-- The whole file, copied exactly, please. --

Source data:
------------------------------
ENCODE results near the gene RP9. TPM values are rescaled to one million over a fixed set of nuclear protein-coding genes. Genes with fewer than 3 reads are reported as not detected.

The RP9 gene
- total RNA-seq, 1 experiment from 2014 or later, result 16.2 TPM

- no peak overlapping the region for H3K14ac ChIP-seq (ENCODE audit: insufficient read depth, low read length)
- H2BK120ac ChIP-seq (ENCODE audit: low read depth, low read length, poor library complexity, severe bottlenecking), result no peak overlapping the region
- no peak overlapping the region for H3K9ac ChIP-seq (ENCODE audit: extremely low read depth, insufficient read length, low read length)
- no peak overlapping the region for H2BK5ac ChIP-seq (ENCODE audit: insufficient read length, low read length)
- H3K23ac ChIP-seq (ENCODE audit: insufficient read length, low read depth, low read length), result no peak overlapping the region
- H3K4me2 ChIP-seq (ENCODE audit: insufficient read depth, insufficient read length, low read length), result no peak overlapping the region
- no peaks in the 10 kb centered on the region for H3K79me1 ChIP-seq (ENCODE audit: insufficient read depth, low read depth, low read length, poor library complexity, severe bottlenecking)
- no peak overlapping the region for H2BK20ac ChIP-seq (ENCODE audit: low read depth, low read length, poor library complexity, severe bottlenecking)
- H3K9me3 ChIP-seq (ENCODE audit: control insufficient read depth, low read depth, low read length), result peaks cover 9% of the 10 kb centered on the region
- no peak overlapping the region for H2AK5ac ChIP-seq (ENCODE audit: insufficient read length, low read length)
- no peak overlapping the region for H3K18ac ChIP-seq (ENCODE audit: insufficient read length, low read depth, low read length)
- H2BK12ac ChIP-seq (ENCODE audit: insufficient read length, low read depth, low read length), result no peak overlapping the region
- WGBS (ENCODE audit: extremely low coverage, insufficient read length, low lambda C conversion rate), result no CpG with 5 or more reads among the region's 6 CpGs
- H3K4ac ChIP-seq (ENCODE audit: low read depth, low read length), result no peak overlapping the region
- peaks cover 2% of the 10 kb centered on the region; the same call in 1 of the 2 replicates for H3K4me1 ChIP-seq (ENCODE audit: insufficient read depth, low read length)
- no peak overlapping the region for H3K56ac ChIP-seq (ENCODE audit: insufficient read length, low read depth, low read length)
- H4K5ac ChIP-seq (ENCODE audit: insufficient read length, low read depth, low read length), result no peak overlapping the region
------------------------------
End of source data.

ENCODE results near the gene RP9. TPM values are rescaled to one million over a fixed set of nuclear protein-coding genes. Genes with fewer than 3 reads are reported as not detected.

The RP9 gene
- total RNA-seq, 1 experiment from 2014 or later, result 16.2 TPM

- no peak overlapping the region for H3K14ac ChIP-seq (ENCODE audit: insufficient read depth, low read length)
- H2BK120ac ChIP-seq (ENCODE audit: low read depth, low read length, poor library complexity, severe bottlenecking), result no peak overlapping the region
- no peak overlapping the region for H3K9ac ChIP-seq (ENCODE audit: extremely low read depth, insufficient read length, low read length)
- no peak overlapping the region for H2BK5ac ChIP-seq (ENCODE audit: insufficient read length, low read length)
- H3K23ac ChIP-seq (ENCODE audit: insufficient read length, low read depth, low read length), result no peak overlapping the region
- H3K4me2 ChIP-seq (ENCODE audit: insufficient read depth, insufficient read length, low read length), result no peak overlapping the region
- no peaks in the 10 kb centered on the region for H3K79me1 ChIP-seq (ENCODE audit: insufficient read depth, low read depth, low read length, poor library complexity, severe bottlenecking)
- no peak overlapping the region for H2BK20ac ChIP-seq (ENCODE audit: low read depth, low read length, poor library complexity, severe bottlenecking)
- H3K9me3 ChIP-seq (ENCODE audit: control insufficient read depth, low read depth, low read length), result peaks cover 9% of the 10 kb centered on the region
- no peak overlapping the region for H2AK5ac ChIP-seq (ENCODE audit: insufficient read length, low read length)
- no peak overlapping the region for H3K18ac ChIP-seq (ENCODE audit: insufficient read length, low read depth, low read length)
- H2BK12ac ChIP-seq (ENCODE audit: insufficient read length, low read depth, low read length), result no peak overlapping the region
- WGBS (ENCODE audit: extremely low coverage, insufficient read length, low lambda C conversion rate), result no CpG with 5 or more reads among the region's 6 CpGs
- H3K4ac ChIP-seq (ENCODE audit: low read depth, low read length), result no peak overlapping the region
- peaks cover 2% of the 10 kb centered on the region; the same call in 1 of the 2 replicates for H3K4me1 ChIP-seq (ENCODE audit: insufficient read depth, low read length)
- no peak overlapping the region for H3K56ac ChIP-seq (ENCODE audit: insufficient read length, low read depth, low read length)
- H4K5ac ChIP-seq (ENCODE audit: insufficient read length, low read depth, low read length), result no peak overlapping the region